Oakland University William Beaumont School of Medicine

Oakland University's William Beaumont School of Medicine (OUWB) maintains rigorous moral standards for its medical students – a strategy developed since its establishment in 2011. Academic honesty is a critical component of those standards, especially since responsibility and integrity are cardinal qualities for those wishing to join the medical profession.

The university is selective about student enrollment and research quality, reflecting its standards in its student policies. After years of hard work, OUWB's students expect to receive their degrees and start their careers. However, a misconduct charge or poor academic performance puts those goals on pause, especially if the sanctions incur a suspension or permanent dismissal.

A misconduct charge, even if baseless, can incur considerable delays or prevent medical students from graduating. While OUWB encourages professors to uphold integrity principles and be fair, some charges incur unfavorable outcomes due to lack of evidence or a solid defense strategy.

These issues require the guidance of an experienced attorney advisor who helps medical students fight allegations before they threaten their educational and professional prospects.

Honor Code

OUWB's Academic Honesty Policy details the administration's expectations of student behavior and gives examples of conduct that violates those principles. The ability to learn in a fair and competitive environment means maintain behavior befitting of future physicians. According to the policy, academic honesty is:

“vital to the success and integrity of all educational programs. OUWB seeks to ensure academic honesty and personal integrity among the OUWB community. Academic honesty is defined as the proper performance of all professional assignments without cheating, lying, stealing, receiving unauthorized assistance from any other person or using any source of information without proper authorization or citation”.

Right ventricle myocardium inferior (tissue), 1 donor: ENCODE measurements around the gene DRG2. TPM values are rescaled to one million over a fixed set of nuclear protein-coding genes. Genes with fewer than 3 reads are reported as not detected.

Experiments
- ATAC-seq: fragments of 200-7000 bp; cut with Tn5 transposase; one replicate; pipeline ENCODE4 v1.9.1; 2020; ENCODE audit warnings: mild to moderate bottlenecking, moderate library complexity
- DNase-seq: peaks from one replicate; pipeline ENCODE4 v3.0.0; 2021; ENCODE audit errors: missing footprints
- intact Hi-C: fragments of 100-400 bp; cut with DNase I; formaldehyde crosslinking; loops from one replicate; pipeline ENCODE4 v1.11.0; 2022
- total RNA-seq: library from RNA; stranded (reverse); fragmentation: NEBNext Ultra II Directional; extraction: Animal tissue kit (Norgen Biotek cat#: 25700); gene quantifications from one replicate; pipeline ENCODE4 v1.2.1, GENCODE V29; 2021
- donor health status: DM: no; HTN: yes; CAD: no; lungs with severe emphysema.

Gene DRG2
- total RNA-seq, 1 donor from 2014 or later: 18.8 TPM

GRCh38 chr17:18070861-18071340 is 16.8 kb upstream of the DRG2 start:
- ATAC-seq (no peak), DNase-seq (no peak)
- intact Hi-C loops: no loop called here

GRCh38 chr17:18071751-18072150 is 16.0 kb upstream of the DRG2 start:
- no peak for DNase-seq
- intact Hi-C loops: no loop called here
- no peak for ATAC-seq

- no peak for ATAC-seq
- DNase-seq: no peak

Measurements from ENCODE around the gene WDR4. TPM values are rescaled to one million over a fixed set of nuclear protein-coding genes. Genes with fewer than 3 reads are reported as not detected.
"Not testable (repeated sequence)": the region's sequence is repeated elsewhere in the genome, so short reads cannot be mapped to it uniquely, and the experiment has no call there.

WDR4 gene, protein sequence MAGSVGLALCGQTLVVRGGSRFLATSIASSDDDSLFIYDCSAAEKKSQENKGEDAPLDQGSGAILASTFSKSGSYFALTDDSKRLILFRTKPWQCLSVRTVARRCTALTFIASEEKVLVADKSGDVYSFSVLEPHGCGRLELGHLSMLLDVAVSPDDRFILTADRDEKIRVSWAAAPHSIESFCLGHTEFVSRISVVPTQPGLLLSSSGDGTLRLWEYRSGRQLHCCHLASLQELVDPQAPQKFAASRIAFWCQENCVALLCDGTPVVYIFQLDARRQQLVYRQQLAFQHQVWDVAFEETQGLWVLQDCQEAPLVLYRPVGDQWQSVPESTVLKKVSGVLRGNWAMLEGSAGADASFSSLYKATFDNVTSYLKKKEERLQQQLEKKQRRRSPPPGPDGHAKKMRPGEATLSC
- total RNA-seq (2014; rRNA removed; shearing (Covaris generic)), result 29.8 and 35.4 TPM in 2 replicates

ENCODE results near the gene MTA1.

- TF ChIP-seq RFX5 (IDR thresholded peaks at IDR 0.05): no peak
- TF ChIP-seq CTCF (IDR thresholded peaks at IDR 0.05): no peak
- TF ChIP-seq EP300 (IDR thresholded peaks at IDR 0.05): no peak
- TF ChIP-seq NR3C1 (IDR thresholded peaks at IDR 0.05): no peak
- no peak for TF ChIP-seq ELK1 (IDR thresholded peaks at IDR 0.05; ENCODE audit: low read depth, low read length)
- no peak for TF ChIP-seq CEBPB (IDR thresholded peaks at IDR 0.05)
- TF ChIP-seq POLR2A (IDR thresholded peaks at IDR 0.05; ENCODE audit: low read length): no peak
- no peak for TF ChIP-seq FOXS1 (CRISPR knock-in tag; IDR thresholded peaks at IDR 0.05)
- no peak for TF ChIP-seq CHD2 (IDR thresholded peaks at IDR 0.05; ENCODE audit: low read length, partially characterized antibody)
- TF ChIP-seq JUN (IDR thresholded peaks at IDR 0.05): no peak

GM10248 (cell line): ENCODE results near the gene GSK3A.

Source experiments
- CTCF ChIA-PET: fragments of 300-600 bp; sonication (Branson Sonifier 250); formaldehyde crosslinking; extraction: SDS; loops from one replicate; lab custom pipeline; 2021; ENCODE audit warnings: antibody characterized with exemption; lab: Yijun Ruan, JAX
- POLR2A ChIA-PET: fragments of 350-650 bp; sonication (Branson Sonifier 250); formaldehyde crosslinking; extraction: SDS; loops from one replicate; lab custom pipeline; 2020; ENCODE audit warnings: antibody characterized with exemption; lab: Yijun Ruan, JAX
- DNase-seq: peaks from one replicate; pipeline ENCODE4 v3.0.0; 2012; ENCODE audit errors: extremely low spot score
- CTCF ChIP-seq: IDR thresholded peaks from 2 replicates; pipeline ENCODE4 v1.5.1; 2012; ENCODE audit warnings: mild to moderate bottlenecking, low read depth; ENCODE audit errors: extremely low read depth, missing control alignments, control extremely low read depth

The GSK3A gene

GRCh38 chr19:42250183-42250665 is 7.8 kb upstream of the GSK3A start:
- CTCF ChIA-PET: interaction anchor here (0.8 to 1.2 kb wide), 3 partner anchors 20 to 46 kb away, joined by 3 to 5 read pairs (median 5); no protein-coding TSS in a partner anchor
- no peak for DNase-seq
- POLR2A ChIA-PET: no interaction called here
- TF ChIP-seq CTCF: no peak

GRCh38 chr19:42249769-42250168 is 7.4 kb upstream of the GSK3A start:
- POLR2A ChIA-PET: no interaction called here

Understanding OUWB's academic integrity principles and the investigations process in case of a hearing helps medical students plan a strong defense strategy with their advisor.

Remediation

Medical students must pass their courses and maintain high grades to complete their program at OUWB. In some cases, however, it isn't easy to maintain high marks, especially if students have multiple responsibilities outside of campus. OUWB allows students to make up for failed courses during the summer semester. If students take a remediation course outside of OUWB, the Associate Dean for Preclinical Medical Education must approve the curriculum.

Students must complete all remediation courses and tests before progressing to the next academic year. Those who fail the remediation may not retake courses and will fail. If students fail two times despite remediation, it may be grounds for dismissal. Although remediation is a hassle for medical students, it is a mixed blessing. The extra expenses and time spent on these courses could be the only option students have if they want to become doctors.

Expulsion

For more egregious infarctions or consistent course failure, expulsion from the campus is the last resort. The news of permanent dismissal is one of the most difficult to swallow, especially when students made good progress for years in their program. When students receive a permanent discharge from OUWB, they potentially lose all their credits and have a permanent note on their transcript. Expulsion leads to:

  • Delays in graduation: Students may need to repeat a medical program from scratch if they choose to enroll in another medical school. This move takes extra years to complete and ultimately delays a student's medical career.
  • Difficulty finding a new school. Although some students assume that they can easily find another program, it will take more time to join a school. Thousands of students apply to medical schools every year, and administrations are more likely to accept other candidates.
  • Reputation loss: With a note on their transcript, it may be challenging for medical students to apply to prestigious medical schools and receive acceptance. Admins will reject the application for a more suitable candidate with no marks on their record. Career-wise, it will also be hard to start one's future as a physician, especially when there is an ethics charge.
  • Loss of time, effort, and money. Students entering medical school take out exorbitant loans that can reach the hundreds of thousands. After the expulsion, they still need to pay off old loans and possibly take out new ones. Students must spend additional time, effort, and funds to catch up or graduate as initially planned.

Appeals